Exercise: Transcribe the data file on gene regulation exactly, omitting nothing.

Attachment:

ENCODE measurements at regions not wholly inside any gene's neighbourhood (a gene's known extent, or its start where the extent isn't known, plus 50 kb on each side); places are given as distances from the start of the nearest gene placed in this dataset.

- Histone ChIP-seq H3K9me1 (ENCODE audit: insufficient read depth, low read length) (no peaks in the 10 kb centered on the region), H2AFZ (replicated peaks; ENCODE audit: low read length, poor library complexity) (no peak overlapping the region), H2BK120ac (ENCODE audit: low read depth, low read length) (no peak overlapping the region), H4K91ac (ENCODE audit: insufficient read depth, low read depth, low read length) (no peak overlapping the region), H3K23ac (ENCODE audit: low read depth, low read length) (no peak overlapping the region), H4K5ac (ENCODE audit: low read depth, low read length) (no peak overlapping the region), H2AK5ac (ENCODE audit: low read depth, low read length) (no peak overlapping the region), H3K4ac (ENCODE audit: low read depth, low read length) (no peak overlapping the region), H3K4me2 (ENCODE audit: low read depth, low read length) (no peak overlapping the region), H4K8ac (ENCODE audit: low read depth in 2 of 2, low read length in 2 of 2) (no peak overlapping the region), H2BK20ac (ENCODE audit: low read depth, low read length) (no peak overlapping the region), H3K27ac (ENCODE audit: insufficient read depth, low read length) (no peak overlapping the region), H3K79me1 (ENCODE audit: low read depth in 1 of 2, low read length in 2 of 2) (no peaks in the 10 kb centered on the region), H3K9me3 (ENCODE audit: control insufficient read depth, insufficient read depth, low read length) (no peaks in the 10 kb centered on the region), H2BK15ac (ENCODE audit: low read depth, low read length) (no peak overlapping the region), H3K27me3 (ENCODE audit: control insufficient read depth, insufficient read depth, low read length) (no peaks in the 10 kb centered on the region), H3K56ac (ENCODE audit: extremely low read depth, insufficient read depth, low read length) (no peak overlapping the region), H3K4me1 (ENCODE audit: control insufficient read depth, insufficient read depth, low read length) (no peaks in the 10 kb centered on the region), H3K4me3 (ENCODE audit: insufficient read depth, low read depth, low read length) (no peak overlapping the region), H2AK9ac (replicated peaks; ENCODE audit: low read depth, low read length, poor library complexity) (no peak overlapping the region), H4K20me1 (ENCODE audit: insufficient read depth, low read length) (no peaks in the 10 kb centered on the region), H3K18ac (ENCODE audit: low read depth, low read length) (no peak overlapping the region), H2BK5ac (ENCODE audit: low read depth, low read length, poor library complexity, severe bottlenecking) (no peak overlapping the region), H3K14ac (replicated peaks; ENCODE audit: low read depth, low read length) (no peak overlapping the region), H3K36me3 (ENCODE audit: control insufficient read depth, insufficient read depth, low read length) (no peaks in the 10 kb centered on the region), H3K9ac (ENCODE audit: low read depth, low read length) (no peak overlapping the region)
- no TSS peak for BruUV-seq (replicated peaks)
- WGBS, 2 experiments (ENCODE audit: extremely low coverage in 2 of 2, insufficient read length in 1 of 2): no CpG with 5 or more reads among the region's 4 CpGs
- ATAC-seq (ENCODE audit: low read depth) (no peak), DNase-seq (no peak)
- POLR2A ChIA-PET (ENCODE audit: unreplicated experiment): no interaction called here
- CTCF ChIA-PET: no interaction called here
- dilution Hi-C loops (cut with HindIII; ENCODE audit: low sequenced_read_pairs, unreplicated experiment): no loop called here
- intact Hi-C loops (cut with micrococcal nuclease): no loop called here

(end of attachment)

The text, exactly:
ENCODE measurements at regions not wholly inside any gene's neighbourhood (a gene's known extent, or its start where the extent isn't known, plus 50 kb on each side); places are given as distances from the start of the nearest gene placed in this dataset.

- Histone ChIP-seq H3K9me1 (ENCODE audit: insufficient read depth, low read length) (no peaks in the 10 kb centered on the region), H2AFZ (replicated peaks; ENCODE audit: low read length, poor library complexity) (no peak overlapping the region), H2BK120ac (ENCODE audit: low read depth, low read length) (no peak overlapping the region), H4K91ac (ENCODE audit: insufficient read depth, low read depth, low read length) (no peak overlapping the region), H3K23ac (ENCODE audit: low read depth, low read length) (no peak overlapping the region), H4K5ac (ENCODE audit: low read depth, low read length) (no peak overlapping the region), H2AK5ac (ENCODE audit: low read depth, low read length) (no peak overlapping the region), H3K4ac (ENCODE audit: low read depth, low read length) (no peak overlapping the region), H3K4me2 (ENCODE audit: low read depth, low read length) (no peak overlapping the region), H4K8ac (ENCODE audit: low read depth in 2 of 2, low read length in 2 of 2) (no peak overlapping the region), H2BK20ac (ENCODE audit: low read depth, low read length) (no peak overlapping the region), H3K27ac (ENCODE audit: insufficient read depth, low read length) (no peak overlapping the region), H3K79me1 (ENCODE audit: low read depth in 1 of 2, low read length in 2 of 2) (no peaks in the 10 kb centered on the region), H3K9me3 (ENCODE audit: control insufficient read depth, insufficient read depth, low read length) (no peaks in the 10 kb centered on the region), H2BK15ac (ENCODE audit: low read depth, low read length) (no peak overlapping the region), H3K27me3 (ENCODE audit: control insufficient read depth, insufficient read depth, low read length) (no peaks in the 10 kb centered on the region), H3K56ac (ENCODE audit: extremely low read depth, insufficient read depth, low read length) (no peak overlapping the region), H3K4me1 (ENCODE audit: control insufficient read depth, insufficient read depth, low read length) (no peaks in the 10 kb centered on the region), H3K4me3 (ENCODE audit: insufficient read depth, low read depth, low read length) (no peak overlapping the region), H2AK9ac (replicated peaks; ENCODE audit: low read depth, low read length, poor library complexity) (no peak overlapping the region), H4K20me1 (ENCODE audit: insufficient read depth, low read length) (no peaks in the 10 kb centered on the region), H3K18ac (ENCODE audit: low read depth, low read length) (no peak overlapping the region), H2BK5ac (ENCODE audit: low read depth, low read length, poor library complexity, severe bottlenecking) (no peak overlapping the region), H3K14ac (replicated peaks; ENCODE audit: low read depth, low read length) (no peak overlapping the region), H3K36me3 (ENCODE audit: control insufficient read depth, insufficient read depth, low read length) (no peaks in the 10 kb centered on the region), H3K9ac (ENCODE audit: low read depth, low read length) (no peak overlapping the region)
- no TSS peak for BruUV-seq (replicated peaks)
- WGBS, 2 experiments (ENCODE audit: extremely low coverage in 2 of 2, insufficient read length in 1 of 2): no CpG with 5 or more reads among the region's 4 CpGs
- ATAC-seq (ENCODE audit: low read depth) (no peak), DNase-seq (no peak)
- POLR2A ChIA-PET (ENCODE audit: unreplicated experiment): no interaction called here
- CTCF ChIA-PET: no interaction called here
- dilution Hi-C loops (cut with HindIII; ENCODE audit: low sequenced_read_pairs, unreplicated experiment): no loop called here
- intact Hi-C loops (cut with micrococcal nuclease): no loop called here